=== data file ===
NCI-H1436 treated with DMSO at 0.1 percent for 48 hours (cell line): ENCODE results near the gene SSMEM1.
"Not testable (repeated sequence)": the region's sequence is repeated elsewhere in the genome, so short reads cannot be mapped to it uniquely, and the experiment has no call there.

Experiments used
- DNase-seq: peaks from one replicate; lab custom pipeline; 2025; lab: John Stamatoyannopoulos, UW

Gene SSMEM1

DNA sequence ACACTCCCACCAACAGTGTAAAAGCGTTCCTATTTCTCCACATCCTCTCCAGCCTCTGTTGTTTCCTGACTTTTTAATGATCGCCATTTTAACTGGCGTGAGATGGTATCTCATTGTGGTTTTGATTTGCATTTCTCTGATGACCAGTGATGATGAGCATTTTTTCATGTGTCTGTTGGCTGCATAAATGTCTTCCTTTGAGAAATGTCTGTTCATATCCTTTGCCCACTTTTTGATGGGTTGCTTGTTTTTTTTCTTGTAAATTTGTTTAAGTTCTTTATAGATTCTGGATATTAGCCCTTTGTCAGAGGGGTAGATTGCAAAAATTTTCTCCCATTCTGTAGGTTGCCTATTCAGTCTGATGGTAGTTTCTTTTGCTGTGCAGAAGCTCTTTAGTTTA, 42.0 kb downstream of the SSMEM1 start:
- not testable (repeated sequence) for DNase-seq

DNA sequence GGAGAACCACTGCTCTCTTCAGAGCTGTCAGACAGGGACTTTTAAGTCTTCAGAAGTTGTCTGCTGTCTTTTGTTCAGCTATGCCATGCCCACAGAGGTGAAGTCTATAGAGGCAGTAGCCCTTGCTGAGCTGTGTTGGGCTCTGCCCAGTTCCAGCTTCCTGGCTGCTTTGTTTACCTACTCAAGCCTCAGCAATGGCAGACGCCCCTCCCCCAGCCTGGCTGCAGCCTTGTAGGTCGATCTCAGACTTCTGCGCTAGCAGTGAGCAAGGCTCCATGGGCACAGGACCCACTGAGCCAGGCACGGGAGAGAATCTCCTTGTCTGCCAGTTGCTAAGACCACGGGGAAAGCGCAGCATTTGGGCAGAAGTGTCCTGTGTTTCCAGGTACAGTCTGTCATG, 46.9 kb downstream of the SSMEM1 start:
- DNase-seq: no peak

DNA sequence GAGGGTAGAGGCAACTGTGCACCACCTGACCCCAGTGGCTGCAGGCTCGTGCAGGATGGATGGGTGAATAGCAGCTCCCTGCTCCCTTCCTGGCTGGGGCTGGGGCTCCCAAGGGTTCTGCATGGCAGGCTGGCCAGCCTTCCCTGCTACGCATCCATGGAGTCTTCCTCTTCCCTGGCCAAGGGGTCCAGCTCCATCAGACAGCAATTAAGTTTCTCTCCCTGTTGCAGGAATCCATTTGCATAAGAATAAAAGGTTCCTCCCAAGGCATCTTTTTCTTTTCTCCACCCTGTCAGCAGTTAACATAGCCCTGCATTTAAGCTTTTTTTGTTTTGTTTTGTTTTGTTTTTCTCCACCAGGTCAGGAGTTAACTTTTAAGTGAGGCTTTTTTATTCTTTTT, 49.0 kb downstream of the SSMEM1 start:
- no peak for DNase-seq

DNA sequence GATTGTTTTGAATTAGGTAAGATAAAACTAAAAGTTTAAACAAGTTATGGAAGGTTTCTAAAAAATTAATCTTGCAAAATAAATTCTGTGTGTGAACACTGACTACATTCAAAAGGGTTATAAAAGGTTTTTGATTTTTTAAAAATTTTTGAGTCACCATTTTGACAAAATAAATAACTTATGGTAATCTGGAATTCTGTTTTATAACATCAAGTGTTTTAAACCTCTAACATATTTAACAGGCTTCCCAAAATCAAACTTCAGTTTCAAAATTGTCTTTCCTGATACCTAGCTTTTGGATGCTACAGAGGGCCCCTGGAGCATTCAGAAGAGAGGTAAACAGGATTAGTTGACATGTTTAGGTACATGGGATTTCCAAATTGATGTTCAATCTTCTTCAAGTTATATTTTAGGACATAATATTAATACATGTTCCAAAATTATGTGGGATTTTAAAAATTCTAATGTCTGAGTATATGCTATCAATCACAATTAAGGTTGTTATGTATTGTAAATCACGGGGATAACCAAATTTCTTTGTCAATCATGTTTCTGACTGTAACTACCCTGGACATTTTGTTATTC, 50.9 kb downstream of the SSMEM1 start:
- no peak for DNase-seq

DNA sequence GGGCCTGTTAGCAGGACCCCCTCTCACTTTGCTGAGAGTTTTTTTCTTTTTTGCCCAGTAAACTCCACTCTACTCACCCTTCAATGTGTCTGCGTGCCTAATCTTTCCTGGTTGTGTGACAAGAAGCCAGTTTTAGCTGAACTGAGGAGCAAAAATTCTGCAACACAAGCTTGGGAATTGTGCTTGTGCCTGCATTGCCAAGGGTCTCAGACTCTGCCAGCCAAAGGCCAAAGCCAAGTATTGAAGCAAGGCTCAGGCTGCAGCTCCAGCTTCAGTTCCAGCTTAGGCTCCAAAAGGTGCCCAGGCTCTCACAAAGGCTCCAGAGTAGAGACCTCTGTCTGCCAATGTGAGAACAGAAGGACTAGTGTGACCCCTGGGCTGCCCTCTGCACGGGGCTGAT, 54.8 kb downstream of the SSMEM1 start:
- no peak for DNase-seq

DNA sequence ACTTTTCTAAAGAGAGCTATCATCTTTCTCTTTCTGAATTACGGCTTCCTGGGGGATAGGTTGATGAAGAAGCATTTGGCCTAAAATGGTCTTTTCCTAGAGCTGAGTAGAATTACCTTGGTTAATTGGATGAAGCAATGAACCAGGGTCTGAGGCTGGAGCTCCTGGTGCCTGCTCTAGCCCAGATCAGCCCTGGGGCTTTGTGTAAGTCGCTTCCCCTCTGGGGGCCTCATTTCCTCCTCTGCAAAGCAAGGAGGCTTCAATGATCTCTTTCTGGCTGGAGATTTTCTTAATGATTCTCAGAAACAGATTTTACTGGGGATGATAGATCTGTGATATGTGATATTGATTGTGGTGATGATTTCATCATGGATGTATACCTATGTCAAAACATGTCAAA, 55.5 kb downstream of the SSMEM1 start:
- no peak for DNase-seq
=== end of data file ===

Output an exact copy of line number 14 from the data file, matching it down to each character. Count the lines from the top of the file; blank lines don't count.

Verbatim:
DNA sequence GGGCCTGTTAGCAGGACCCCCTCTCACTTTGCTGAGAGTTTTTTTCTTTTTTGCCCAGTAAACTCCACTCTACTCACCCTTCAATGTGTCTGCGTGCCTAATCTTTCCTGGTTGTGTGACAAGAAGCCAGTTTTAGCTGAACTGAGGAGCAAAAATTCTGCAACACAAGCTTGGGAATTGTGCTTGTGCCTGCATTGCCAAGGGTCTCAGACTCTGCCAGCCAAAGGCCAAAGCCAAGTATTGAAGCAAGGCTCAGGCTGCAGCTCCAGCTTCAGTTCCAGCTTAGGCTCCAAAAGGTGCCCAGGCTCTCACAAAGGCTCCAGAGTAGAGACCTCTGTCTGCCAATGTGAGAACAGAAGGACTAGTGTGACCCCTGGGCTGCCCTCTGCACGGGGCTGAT, 54.8 kb downstream of the SSMEM1 start: